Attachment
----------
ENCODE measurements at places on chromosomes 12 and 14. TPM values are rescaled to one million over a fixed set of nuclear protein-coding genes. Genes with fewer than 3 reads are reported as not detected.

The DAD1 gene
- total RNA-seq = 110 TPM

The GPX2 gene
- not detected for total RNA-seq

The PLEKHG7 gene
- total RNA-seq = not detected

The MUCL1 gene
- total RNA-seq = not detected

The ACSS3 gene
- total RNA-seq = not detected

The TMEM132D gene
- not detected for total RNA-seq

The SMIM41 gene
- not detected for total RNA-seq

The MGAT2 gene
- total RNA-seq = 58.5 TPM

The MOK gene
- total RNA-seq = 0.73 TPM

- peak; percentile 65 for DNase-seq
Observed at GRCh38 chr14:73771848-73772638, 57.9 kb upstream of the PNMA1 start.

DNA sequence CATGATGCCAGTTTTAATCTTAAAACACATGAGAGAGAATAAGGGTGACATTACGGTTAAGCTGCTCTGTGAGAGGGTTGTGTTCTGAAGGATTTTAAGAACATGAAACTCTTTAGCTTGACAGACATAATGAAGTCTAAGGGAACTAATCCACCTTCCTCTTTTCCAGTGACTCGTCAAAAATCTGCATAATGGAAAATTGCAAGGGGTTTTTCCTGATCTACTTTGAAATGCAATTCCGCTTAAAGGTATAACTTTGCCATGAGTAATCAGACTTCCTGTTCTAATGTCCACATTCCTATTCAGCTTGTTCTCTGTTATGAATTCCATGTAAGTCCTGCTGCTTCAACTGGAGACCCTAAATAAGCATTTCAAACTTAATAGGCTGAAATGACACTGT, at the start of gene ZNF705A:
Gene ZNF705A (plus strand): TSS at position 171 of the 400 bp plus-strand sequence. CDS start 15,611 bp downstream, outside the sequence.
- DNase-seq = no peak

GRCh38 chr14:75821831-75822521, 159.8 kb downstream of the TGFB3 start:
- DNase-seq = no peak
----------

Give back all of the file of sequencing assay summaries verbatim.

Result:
ENCODE measurements at places on chromosomes 12 and 14. TPM values are rescaled to one million over a fixed set of nuclear protein-coding genes. Genes with fewer than 3 reads are reported as not detected.

The DAD1 gene
- total RNA-seq = 110 TPM

The GPX2 gene
- not detected for total RNA-seq

The PLEKHG7 gene
- total RNA-seq = not detected

The MUCL1 gene
- total RNA-seq = not detected

The ACSS3 gene
- total RNA-seq = not detected

The TMEM132D gene
- not detected for total RNA-seq

The SMIM41 gene
- not detected for total RNA-seq

The MGAT2 gene
- total RNA-seq = 58.5 TPM

The MOK gene
- total RNA-seq = 0.73 TPM

- peak; percentile 65 for DNase-seq
Observed at GRCh38 chr14:73771848-73772638, 57.9 kb upstream of the PNMA1 start.

DNA sequence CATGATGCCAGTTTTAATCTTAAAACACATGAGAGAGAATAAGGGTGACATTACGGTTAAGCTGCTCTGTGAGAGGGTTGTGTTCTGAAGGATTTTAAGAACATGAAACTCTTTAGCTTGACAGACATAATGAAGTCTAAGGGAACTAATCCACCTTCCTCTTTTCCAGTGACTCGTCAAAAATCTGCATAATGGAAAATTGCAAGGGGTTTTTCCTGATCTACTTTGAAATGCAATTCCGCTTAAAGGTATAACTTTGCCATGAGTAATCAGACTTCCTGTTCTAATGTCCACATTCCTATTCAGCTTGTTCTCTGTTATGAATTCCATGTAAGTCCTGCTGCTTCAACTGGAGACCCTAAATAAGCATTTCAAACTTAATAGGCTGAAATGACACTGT, at the start of gene ZNF705A:
Gene ZNF705A (plus strand): TSS at position 171 of the 400 bp plus-strand sequence. CDS start 15,611 bp downstream, outside the sequence.
- DNase-seq = no peak

GRCh38 chr14:75821831-75822521, 159.8 kb downstream of the TGFB3 start:
- DNase-seq = no peak